Today’s guest picture shows some of the measures that have to be taken to control the river in Grimsby because of the large rise and fall of the tides. My brother made an excursion to the town while on his visit to Cleethorpes.
We are beginning to get used to warm, dry weather in Langholm and it will be a big shock when we revert to our more usual rainy style. Meanwhile we are enjoying our sunny days and making the most of them.
I started today with a visit to our producers’ market in the Buccleuch Centre. It was not as busy and cheerful as it normally is as there was a distinct lack of both buyers and sellers. Still, I stocked up on fresh fish, good meat and excellent cheese so the lack of honey, tea and coffee was bearable.
There was no time for idling in the garden in the morning as we had a lunchtime appointment in Carlisle. The lady who takes our Langholm Choir had arranged a small charity concert to support the work of a group in Carlisle that takes necessities to the refugees who are unfortunate enough to be stuck in ‘The Jungle’ at Calais. We thought that this was a good cause so we went.
It was lucky that we did go because Mrs Tootlepedal and I constituted a sixth of the whole audience and the little concert was good enough to have deserved ten times as many or more to hear it.
As we were in Carlisle and it was a beautiful day, we decided to go for a short drive when the concert finished and chose to visit the memorial to Edward I at Burgh-by Sands. He died there in 1307 while on his way to teach those dratted Scots a good lesson.
In spite of its name, Burgh-by-Sands isn’t right on the seashore and we drove some way from the village, parked the car and still had this delightful farm track to walk down before we got to the marsh.
You can see the estuary of the river Eden in the background.
The fields beside the road were full of grazing cattle and sheep and we were a bit surprised when the sheep suddenly left the fields and filled the road in front of us.
Fortunately, they soon turned round and went down the road towards the marsh following the car. We followed at a safe distance.
The memorial to Edward I is stuck out on the marsh…
…and is protected from the attentions of the cattle that graze there.
The memorial is not well tended at the moment and the plaques are getting rather weather beaten.
The present monument was erected by the Earl of Lonsdale in 1803 and replaces an earlier obelisk placed there by the Duke of Norfolk in 1685. The inscription on the monument reads “Omni veneratione prosequens inclytam Edwardi primi famam, optimi Angliæ Regis, columnam hanc humifusam dirutamque, hic reponendam curavit Gulielmus Vice-comes de Lowther, Anno Salutis MDCCCIII” Readers will doubtless be so fluent in Latin that to translate these words for them would be an insult so I won’t.
As you can see Edward I was regarded as a great king but since he was responsible for starting the 100 years war against France and 300 years of fighting between Scotland and England, he is probably mourned more by some than others.
The marsh cattle began to move towards us so we made a dignified exit before they arrived and walked back up the lane.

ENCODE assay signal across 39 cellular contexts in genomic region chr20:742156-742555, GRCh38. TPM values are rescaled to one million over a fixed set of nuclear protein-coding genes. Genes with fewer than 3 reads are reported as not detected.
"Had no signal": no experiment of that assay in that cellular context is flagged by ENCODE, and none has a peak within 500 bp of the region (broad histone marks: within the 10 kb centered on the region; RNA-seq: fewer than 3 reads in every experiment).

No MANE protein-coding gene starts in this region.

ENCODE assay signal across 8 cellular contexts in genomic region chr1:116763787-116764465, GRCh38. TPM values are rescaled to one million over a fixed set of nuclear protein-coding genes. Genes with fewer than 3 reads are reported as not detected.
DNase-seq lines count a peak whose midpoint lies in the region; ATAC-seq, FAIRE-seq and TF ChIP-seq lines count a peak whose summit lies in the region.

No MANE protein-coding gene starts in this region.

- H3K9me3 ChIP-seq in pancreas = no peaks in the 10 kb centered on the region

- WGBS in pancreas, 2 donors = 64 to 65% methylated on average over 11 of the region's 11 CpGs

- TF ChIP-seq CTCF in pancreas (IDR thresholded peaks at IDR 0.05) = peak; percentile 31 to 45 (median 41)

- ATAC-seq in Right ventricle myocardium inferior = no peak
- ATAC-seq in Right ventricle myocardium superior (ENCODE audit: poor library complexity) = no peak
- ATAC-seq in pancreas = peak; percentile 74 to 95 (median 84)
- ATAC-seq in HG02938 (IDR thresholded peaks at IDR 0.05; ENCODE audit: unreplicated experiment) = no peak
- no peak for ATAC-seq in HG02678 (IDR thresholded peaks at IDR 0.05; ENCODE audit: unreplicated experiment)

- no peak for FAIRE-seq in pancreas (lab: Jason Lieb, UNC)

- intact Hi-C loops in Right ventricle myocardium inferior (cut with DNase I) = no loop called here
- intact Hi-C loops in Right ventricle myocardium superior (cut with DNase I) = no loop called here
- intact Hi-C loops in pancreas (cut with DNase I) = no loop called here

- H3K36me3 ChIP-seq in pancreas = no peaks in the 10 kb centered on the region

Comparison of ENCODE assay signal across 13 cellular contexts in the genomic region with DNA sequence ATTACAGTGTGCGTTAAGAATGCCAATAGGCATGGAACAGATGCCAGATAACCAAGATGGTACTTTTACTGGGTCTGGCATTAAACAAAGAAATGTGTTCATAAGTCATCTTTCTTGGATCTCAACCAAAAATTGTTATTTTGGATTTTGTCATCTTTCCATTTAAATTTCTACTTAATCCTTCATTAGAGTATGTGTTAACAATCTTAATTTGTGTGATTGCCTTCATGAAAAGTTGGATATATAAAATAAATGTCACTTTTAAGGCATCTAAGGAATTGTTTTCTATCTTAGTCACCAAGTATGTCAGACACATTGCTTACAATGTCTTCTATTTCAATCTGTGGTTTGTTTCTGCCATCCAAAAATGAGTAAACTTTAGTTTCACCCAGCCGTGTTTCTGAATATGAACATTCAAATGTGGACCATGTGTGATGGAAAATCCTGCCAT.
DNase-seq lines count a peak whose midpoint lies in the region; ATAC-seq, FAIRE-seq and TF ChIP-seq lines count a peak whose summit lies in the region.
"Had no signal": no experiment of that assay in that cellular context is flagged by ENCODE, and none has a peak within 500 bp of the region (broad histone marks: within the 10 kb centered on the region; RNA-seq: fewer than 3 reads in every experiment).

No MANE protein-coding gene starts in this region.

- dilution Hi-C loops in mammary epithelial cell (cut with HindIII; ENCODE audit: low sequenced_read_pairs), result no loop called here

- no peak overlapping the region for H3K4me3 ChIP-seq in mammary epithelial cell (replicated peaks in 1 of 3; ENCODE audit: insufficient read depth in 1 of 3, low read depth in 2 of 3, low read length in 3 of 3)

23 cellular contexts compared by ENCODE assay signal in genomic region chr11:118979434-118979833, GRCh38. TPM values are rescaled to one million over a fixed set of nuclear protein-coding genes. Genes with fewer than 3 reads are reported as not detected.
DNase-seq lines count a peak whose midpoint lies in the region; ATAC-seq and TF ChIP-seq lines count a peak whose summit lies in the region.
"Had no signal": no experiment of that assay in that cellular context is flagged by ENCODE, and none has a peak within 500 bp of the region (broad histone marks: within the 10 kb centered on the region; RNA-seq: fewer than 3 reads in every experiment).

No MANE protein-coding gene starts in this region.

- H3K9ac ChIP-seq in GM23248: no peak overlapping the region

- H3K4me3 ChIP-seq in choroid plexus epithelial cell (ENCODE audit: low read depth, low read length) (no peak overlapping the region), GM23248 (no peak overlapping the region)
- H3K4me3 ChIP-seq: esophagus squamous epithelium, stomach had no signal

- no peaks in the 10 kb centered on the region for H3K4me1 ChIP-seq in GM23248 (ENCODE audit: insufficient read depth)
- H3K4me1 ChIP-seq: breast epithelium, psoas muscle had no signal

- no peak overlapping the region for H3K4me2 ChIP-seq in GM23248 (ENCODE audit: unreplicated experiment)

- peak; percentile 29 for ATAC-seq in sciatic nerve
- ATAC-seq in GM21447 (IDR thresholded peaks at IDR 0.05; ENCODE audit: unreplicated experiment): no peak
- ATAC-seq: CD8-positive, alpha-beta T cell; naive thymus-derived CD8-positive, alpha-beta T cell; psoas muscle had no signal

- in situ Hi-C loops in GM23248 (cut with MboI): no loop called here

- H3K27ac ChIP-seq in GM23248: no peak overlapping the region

The sheep were now in a flowery field…
…and there were enough wild flowers about to keep me very happy snapping away.
We saw quite a few orange tip butterflies of both sexes but this was the only one that didn’t flit away as we approached.
This part of the country is full of old villages and churches but there are not many thatched cottages so I stopped to take this picture as we drove back to the village.
It was well over 70°F (22°C) as we drove home and we were pleased to get into the cool of the kitchen and have a cup of tea when we got there.
It was too nice to stay indoors though so I went out to sieve some compost and Mrs Tootlepedal found a home for it on the strawberry bed. When I went out first, I saw a butterfly…
…but it obstinately kept its wings closed until I put the camera down, at which point it opened them up and then flew away.
I consoled myself with pictures of my current favourite flowers…
…until the butterfly returned in a more obliging mood.
I mowed the middle lawn and set the sprinkler to water the front lawn first….
…and then the middle lawn when I had finished the mowing. I am trying to make the very best use of the good weather to get the lawns looking a bit better.
I left Mrs Tootlepedal to turn off the sprinkler and went out on the slow bike to see if the light was still good enough to capture a nuthatch. I stopped at this fine display of wild flowers just before I got to the nesting site…..
…but the light wasn’t good enough for nuthatch spotting at the tree so I turned my attention to a nearby cricket match.
A bowler was working up a good speed of delivery at one end…
…too fast indeed for the batsman at the other end who played too late and heard the bail being dislodged from his wicket before he had completed his stroke.
I pedalled on and saw a dipper when I looked downstream from the Sawmill Brig. By the time that I had got down to the river bank, the dipper had been replaced by Mr Grumpy…
…who had found a shady spot to stand.
The fish from the market made an excellent evening meal and rounded off an interesting day.
The flying bird of the day is the heron flying off to find a better fishing spot.